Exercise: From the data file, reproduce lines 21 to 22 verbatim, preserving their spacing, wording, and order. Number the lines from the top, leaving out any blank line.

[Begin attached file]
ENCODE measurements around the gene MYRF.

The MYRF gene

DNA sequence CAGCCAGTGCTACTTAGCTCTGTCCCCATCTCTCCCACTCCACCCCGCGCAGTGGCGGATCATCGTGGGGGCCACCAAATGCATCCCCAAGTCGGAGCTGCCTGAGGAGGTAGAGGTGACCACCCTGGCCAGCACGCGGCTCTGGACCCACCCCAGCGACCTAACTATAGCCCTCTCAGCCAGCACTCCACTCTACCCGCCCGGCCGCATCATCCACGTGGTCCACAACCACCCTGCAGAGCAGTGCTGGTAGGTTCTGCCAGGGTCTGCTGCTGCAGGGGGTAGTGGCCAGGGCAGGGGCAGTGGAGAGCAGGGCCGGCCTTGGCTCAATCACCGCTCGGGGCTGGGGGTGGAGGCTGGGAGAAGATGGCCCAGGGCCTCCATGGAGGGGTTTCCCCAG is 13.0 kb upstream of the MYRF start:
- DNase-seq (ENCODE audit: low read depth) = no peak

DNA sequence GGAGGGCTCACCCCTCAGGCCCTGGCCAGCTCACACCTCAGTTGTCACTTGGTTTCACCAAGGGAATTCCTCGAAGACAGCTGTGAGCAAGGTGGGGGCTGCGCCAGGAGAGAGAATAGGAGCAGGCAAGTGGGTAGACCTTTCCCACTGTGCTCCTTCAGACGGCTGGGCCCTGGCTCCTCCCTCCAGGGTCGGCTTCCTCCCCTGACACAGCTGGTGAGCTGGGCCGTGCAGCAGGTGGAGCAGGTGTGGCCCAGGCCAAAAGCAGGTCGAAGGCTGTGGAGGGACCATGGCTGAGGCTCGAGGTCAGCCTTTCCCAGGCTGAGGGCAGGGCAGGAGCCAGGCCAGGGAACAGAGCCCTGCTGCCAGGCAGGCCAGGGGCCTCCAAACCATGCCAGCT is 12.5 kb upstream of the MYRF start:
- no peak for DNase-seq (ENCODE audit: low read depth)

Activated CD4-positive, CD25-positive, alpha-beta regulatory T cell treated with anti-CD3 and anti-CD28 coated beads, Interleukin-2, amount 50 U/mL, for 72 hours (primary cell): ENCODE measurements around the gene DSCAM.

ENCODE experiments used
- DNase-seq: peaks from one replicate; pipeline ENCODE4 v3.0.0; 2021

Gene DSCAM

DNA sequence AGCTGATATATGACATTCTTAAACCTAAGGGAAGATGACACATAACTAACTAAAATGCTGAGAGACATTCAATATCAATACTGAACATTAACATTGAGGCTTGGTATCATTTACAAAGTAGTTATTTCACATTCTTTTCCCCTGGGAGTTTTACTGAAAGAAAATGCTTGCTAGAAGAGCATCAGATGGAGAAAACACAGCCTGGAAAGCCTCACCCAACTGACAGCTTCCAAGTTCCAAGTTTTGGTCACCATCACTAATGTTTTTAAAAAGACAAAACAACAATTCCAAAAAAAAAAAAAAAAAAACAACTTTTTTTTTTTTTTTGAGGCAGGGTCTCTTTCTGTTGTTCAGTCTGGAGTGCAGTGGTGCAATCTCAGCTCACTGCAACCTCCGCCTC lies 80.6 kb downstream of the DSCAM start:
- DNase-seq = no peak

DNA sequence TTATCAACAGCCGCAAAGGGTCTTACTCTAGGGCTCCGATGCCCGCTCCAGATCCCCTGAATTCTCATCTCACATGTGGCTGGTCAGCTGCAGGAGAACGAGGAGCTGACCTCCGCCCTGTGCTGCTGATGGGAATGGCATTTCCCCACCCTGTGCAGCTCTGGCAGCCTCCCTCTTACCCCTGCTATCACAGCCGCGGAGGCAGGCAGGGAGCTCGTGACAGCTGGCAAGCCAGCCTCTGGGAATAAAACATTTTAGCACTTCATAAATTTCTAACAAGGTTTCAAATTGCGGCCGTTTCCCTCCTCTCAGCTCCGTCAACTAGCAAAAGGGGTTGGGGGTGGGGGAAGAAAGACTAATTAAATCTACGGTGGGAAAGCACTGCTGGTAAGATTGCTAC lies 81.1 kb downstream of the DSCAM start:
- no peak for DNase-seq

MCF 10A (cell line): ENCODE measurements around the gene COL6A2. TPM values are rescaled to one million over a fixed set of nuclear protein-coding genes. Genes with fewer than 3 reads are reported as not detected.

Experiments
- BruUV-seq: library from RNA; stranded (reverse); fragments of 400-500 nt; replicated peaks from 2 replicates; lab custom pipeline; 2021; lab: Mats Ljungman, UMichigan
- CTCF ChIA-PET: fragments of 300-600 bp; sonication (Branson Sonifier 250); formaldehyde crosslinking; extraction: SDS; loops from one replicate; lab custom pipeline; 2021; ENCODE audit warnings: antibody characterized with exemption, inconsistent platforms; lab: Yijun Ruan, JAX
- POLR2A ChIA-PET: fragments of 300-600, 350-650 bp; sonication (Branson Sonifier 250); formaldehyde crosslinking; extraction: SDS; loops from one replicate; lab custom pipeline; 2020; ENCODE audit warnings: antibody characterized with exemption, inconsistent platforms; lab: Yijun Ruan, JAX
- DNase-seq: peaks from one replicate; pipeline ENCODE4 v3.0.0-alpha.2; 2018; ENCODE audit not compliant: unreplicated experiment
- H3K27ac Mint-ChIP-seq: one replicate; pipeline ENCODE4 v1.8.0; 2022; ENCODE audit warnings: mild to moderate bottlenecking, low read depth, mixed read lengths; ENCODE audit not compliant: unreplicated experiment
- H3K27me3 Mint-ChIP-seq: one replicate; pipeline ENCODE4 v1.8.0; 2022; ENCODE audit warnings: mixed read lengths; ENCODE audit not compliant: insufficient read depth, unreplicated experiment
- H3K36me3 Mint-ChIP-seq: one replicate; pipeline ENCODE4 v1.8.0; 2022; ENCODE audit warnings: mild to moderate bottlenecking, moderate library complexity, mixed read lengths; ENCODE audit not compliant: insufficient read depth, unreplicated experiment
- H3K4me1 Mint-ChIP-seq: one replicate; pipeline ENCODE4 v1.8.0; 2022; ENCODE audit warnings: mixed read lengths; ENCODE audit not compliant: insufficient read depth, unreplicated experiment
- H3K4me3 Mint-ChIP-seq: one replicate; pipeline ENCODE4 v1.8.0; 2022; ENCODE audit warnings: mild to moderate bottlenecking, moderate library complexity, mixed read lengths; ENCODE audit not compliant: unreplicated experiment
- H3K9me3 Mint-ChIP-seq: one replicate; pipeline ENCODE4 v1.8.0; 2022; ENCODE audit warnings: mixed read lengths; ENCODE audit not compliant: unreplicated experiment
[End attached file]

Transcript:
- H3K27ac Mint-ChIP-seq: one replicate; pipeline ENCODE4 v1.8.0; 2022; ENCODE audit warnings: mild to moderate bottlenecking, low read depth, mixed read lengths; ENCODE audit not compliant: unreplicated experiment
- H3K27me3 Mint-ChIP-seq: one replicate; pipeline ENCODE4 v1.8.0; 2022; ENCODE audit warnings: mixed read lengths; ENCODE audit not compliant: insufficient read depth, unreplicated experiment